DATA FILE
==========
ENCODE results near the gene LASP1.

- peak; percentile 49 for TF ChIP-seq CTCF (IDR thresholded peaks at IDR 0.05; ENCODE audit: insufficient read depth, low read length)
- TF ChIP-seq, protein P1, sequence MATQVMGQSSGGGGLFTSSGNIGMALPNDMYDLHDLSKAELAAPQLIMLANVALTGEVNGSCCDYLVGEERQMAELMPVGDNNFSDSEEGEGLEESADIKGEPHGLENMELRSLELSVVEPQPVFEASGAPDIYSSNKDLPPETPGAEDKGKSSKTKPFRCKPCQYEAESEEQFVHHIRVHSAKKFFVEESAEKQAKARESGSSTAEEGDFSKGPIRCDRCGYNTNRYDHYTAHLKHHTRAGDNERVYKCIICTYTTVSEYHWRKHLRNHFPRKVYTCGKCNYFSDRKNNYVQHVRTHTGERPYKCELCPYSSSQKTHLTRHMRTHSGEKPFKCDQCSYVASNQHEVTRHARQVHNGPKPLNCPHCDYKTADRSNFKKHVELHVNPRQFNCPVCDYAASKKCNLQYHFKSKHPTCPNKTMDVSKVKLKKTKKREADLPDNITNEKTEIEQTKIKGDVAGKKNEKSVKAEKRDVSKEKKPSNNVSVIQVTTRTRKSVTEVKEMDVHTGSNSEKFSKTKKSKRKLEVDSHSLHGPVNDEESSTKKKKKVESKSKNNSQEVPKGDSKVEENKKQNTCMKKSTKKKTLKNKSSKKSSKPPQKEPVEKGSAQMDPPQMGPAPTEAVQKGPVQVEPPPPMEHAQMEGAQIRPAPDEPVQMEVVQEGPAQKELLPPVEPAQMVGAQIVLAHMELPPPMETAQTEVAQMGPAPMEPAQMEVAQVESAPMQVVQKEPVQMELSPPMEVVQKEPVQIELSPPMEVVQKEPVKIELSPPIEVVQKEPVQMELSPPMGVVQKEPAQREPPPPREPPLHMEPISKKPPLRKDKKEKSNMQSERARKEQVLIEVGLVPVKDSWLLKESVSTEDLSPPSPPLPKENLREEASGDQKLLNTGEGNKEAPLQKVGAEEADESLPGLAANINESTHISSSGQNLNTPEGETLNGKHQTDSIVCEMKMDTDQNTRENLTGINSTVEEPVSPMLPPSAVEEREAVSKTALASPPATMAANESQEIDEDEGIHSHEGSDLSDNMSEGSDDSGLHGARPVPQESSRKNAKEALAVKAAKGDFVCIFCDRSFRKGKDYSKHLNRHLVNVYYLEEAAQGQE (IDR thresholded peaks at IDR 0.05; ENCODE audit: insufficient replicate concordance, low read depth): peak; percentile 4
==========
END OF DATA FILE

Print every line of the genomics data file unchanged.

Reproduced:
ENCODE results near the gene LASP1.

- peak; percentile 49 for TF ChIP-seq CTCF (IDR thresholded peaks at IDR 0.05; ENCODE audit: insufficient read depth, low read length)
- TF ChIP-seq, protein P1, sequence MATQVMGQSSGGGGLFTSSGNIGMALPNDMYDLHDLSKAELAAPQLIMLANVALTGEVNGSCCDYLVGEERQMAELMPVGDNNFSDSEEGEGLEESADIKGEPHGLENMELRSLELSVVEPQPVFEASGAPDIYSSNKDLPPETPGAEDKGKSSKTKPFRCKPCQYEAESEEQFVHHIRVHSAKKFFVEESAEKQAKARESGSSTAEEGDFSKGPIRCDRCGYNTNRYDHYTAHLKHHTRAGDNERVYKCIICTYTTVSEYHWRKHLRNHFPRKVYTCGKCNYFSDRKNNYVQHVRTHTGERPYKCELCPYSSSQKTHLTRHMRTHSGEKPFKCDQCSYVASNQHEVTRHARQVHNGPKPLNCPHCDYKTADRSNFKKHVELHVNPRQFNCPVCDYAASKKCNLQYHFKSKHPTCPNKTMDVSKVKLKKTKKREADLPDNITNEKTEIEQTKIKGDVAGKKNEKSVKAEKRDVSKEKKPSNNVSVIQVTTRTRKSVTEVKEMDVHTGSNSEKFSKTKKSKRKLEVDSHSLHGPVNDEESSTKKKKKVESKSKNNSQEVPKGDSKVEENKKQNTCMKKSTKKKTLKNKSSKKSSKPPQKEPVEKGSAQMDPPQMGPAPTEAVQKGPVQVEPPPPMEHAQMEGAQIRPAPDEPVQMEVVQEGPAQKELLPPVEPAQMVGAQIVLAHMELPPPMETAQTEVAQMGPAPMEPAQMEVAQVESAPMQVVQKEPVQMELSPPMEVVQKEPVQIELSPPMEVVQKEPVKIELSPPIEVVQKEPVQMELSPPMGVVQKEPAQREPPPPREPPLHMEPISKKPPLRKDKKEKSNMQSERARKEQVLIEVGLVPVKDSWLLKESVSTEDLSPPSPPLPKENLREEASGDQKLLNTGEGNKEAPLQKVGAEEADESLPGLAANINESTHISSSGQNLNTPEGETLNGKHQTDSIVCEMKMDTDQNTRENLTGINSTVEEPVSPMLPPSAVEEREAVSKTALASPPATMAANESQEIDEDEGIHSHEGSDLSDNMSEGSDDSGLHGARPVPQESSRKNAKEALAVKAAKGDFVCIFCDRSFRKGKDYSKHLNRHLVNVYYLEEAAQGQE (IDR thresholded peaks at IDR 0.05; ENCODE audit: insufficient replicate concordance, low read depth): peak; percentile 4